In the world of mid-size sedans a few names dominate the landscape. Honda Accord. Toyota Camry. Nissan Altima. Ford Fusion. But quietly Mazda's Mazda6 has cultivated an enthusiastic following of sedan buyers who want a little more emotion from their ride. Yes, mid-size sedans are ultimately meant as practical transportation but do they have to be so boring? The Mazda6 proves that no, in fact they don't.
With the above in mind, we happily accepted Mazda's offer to drive a Mazda6 for one year. Well, technically we'll be driving three Mazda6s over than timespan. Divided into three, four-month stints we'll have the chance to drive a lightly-equipped Mazda6 I Touring trim with a manual transmission, a well-equipped Grand Touring trim with an automatic transmission and finally a Mazda6 equipped with the highly anticipated 2.2-liter SkyActiv-D four-cylinder diesel engine. All of this car swapping is a bit unusual for our long-term test program but in the end we should gain a clear understanding of the Mazda6 lineup, so consider us enthusiastic.
Sporty, yet practical
Car number one is the previously mentioned 2014 Mazda6 I Touring trim. Sitting above the base Sport trim but below the zootier Grand Touring trim the mid-level Touring trim comes decently equipped without being inaccessibly priced. For $25,010, including destination, our car includes niceties like a rear-view camera, dual-zone climate control, 19-inch alloy wheels, a USB input, Bluetooth and a 5.8-inch touchscreen controlled by the awesomely titled "Commander Switch". Toss in the $300 "Soul Red" paint option, a clean black interior and sculpted body lines and you have a car that's highly livable while looking properly sporty.
Under the hood sits the lone engine currently offered in the Mazda6, a 2.5-liter four-cylinder rated at 184-horsepower and 185 lb-ft of torque. To the endless joy of our staff's automotive traditionalists our first Mazda6 came equipped with a manual transmission. It's a good transmission too; easy to shift with a forgiving clutch. Call it a case of modern technological irony but the manual equipped car is also the least efficient Mazda6 you can buy. Among mid-size sedans our car's 25 city/37 hwy figures are admirable but in versions fitted with the optional 6-speed automatic those numbers each rise by one mpg. Spring for the Grand Touring trim's package, with its mystical i-ELOOP technology (which uses recaptured energy to power accessories), and the Mazda6 returns an impressive 40 mpg on the highway. So, while we're happy to spend the next four months shifting Mazda's mid-size sedan for ourselves we won't feel terrible when the automatic arrives.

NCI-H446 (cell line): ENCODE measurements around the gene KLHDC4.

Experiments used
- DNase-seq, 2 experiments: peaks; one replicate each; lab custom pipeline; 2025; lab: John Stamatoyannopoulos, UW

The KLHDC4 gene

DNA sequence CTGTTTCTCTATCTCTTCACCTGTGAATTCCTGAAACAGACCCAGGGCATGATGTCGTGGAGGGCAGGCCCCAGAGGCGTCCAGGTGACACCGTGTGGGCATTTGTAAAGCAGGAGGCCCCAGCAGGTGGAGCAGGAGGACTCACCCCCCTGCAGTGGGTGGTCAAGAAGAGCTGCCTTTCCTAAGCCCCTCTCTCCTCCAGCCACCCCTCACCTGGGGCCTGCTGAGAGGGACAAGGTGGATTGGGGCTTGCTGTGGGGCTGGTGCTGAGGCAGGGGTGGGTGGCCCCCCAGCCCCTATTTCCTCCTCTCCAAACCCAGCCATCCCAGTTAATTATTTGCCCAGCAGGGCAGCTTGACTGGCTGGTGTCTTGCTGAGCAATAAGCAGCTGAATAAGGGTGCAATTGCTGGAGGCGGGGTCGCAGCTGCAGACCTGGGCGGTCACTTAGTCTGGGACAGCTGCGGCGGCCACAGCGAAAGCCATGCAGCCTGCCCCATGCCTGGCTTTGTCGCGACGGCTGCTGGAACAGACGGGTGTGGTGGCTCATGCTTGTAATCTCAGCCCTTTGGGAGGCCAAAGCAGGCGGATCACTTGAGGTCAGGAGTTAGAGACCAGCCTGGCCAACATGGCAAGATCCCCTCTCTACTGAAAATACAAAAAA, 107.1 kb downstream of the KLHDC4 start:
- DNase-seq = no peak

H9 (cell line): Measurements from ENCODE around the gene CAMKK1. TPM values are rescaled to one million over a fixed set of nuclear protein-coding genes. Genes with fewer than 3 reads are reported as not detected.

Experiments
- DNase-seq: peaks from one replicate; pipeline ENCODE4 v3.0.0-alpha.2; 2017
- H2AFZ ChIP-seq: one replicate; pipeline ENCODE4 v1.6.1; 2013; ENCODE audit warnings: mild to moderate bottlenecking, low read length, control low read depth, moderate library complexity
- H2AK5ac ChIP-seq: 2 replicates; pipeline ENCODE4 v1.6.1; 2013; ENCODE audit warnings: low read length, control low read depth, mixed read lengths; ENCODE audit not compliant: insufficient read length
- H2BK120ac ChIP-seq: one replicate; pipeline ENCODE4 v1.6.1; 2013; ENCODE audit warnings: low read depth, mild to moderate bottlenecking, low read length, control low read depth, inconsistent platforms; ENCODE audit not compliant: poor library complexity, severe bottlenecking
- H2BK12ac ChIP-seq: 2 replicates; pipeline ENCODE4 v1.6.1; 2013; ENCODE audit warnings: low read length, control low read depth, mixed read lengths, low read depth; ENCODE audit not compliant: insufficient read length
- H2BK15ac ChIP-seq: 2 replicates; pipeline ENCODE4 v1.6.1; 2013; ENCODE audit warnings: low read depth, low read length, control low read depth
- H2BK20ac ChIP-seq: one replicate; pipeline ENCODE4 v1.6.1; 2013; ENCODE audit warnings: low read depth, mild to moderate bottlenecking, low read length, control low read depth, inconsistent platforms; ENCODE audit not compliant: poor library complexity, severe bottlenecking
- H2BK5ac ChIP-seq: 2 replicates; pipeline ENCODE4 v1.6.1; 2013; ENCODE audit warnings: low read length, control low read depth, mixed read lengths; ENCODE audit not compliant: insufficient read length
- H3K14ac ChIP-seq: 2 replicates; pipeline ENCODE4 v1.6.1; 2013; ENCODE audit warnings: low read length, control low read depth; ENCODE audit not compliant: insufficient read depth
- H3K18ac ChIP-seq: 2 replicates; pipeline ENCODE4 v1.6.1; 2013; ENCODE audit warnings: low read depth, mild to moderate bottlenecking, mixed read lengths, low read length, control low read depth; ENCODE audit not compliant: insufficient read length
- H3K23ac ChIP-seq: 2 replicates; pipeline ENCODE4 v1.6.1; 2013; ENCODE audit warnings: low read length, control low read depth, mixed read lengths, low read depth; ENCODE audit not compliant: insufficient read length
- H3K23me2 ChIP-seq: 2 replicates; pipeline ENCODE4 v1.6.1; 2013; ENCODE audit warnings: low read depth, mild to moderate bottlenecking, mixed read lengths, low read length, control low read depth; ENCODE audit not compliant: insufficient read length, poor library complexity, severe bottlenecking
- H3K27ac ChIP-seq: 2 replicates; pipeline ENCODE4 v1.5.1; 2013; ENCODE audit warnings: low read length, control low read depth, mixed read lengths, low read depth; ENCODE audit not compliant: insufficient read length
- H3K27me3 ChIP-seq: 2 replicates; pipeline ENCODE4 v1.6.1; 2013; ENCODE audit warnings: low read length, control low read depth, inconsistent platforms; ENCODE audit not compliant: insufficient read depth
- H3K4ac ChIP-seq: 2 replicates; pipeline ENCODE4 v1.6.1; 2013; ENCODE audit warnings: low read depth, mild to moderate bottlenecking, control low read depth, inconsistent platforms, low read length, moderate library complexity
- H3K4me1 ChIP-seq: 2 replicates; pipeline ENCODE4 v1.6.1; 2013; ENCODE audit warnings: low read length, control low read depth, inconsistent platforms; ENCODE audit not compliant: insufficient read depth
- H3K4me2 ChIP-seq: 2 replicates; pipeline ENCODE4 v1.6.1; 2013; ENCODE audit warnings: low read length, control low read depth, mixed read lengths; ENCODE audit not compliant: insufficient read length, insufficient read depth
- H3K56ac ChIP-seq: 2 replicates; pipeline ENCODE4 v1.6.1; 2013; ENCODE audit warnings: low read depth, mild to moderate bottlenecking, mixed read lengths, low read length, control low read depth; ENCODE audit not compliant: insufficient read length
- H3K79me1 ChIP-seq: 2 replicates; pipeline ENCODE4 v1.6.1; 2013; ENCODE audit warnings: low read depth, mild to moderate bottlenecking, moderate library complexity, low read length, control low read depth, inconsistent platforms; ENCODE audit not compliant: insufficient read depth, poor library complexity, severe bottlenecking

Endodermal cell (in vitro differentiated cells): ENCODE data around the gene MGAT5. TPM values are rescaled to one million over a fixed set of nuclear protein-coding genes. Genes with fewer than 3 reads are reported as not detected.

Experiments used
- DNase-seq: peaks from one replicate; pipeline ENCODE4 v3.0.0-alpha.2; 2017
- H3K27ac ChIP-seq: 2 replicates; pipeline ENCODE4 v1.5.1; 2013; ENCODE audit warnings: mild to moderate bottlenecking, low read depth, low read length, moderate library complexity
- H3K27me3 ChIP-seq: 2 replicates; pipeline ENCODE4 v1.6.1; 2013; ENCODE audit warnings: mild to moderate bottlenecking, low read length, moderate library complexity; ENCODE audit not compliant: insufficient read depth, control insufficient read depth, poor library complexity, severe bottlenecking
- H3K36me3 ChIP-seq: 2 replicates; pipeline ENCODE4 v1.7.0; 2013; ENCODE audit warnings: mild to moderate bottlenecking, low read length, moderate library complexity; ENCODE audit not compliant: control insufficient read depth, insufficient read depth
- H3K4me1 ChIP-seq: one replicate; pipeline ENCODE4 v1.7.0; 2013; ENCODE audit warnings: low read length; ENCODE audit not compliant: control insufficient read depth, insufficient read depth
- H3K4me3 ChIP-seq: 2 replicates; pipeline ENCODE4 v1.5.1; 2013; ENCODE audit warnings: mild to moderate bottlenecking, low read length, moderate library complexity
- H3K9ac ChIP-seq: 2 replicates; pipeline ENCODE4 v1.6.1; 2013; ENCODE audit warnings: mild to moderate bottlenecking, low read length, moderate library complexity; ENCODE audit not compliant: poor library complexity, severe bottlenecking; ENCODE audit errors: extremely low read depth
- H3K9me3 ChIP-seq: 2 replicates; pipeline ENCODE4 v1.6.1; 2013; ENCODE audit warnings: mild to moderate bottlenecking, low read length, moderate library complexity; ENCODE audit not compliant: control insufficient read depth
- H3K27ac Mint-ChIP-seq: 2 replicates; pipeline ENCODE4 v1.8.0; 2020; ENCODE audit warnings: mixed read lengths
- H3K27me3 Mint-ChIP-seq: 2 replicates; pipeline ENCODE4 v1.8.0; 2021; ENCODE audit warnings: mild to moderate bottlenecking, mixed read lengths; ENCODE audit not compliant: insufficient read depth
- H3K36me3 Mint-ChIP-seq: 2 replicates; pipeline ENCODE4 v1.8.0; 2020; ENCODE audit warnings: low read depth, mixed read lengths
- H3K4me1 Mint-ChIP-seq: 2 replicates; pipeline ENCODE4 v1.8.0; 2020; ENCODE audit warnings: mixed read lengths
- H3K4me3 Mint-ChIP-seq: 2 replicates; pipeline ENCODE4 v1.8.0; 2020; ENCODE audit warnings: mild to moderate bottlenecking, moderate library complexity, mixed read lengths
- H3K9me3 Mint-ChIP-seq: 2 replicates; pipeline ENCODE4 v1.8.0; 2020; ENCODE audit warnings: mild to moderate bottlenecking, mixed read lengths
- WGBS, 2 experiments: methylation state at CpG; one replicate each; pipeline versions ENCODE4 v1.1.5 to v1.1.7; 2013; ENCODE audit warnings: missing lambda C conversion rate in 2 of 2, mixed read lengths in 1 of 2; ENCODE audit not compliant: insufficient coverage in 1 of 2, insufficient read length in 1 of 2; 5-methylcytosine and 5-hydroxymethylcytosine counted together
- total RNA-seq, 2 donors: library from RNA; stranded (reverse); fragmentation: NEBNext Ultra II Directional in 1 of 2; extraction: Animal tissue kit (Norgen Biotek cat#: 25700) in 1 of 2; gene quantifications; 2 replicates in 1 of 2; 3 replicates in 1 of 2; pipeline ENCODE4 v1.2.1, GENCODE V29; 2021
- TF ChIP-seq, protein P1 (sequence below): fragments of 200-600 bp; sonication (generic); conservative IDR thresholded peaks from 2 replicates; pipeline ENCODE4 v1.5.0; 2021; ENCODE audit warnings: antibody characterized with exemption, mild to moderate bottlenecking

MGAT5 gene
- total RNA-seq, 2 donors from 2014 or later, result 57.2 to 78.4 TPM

Cross traffic alert pays off
Supplementing the Touring trim's standard safety roster of stability/traction control, hill start assist and 6 airbags are a pair of welcome additions, rear cross traffic alert and blind spot monitoring. We've already found them to be useful tools in our quest not to damage sheet metal or people during our loan. Recently as one of our editors was backing out of a Guitar Center parking lot the cross traffic alert system warned of a pedestrian walking through his blind spot. Brakes applied; no harm, no foul. Score another point for technology.
It's no secret that people who view cars as more than appliances tend to appreciate the engaging offerings served up by Mazda. The real question is whether a comparatively cool, fun to drive, mid-size sedan alternative can continue to dazzle after the honeymoon period wears off. I suppose we'll know the answer to that question 12 months and three cars from now.
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